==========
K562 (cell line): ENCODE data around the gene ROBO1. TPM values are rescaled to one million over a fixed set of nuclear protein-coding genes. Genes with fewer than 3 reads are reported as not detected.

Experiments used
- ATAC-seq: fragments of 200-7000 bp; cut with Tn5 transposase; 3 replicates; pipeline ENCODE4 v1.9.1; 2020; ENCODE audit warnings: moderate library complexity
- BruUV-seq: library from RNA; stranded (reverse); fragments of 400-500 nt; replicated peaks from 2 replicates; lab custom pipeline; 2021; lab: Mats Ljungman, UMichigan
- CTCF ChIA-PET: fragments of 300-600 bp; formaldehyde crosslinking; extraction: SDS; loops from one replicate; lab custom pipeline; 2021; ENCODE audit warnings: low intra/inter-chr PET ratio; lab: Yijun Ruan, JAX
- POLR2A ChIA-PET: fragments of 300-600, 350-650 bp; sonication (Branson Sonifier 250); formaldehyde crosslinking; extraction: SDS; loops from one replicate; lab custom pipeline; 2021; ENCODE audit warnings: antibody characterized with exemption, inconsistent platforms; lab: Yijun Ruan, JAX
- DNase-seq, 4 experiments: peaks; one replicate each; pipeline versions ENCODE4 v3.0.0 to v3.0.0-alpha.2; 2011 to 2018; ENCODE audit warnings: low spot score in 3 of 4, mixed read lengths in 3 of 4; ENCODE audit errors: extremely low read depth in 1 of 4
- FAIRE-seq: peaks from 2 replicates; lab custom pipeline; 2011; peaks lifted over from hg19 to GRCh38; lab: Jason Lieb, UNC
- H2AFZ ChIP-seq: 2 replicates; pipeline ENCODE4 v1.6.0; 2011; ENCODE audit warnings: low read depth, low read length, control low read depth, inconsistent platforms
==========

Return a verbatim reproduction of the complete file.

K562 (cell line): ENCODE data around the gene ROBO1. TPM values are rescaled to one million over a fixed set of nuclear protein-coding genes. Genes with fewer than 3 reads are reported as not detected.

Experiments used
- ATAC-seq: fragments of 200-7000 bp; cut with Tn5 transposase; 3 replicates; pipeline ENCODE4 v1.9.1; 2020; ENCODE audit warnings: moderate library complexity
- BruUV-seq: library from RNA; stranded (reverse); fragments of 400-500 nt; replicated peaks from 2 replicates; lab custom pipeline; 2021; lab: Mats Ljungman, UMichigan
- CTCF ChIA-PET: fragments of 300-600 bp; formaldehyde crosslinking; extraction: SDS; loops from one replicate; lab custom pipeline; 2021; ENCODE audit warnings: low intra/inter-chr PET ratio; lab: Yijun Ruan, JAX
- POLR2A ChIA-PET: fragments of 300-600, 350-650 bp; sonication (Branson Sonifier 250); formaldehyde crosslinking; extraction: SDS; loops from one replicate; lab custom pipeline; 2021; ENCODE audit warnings: antibody characterized with exemption, inconsistent platforms; lab: Yijun Ruan, JAX
- DNase-seq, 4 experiments: peaks; one replicate each; pipeline versions ENCODE4 v3.0.0 to v3.0.0-alpha.2; 2011 to 2018; ENCODE audit warnings: low spot score in 3 of 4, mixed read lengths in 3 of 4; ENCODE audit errors: extremely low read depth in 1 of 4
- FAIRE-seq: peaks from 2 replicates; lab custom pipeline; 2011; peaks lifted over from hg19 to GRCh38; lab: Jason Lieb, UNC
- H2AFZ ChIP-seq: 2 replicates; pipeline ENCODE4 v1.6.0; 2011; ENCODE audit warnings: low read depth, low read length, control low read depth, inconsistent platforms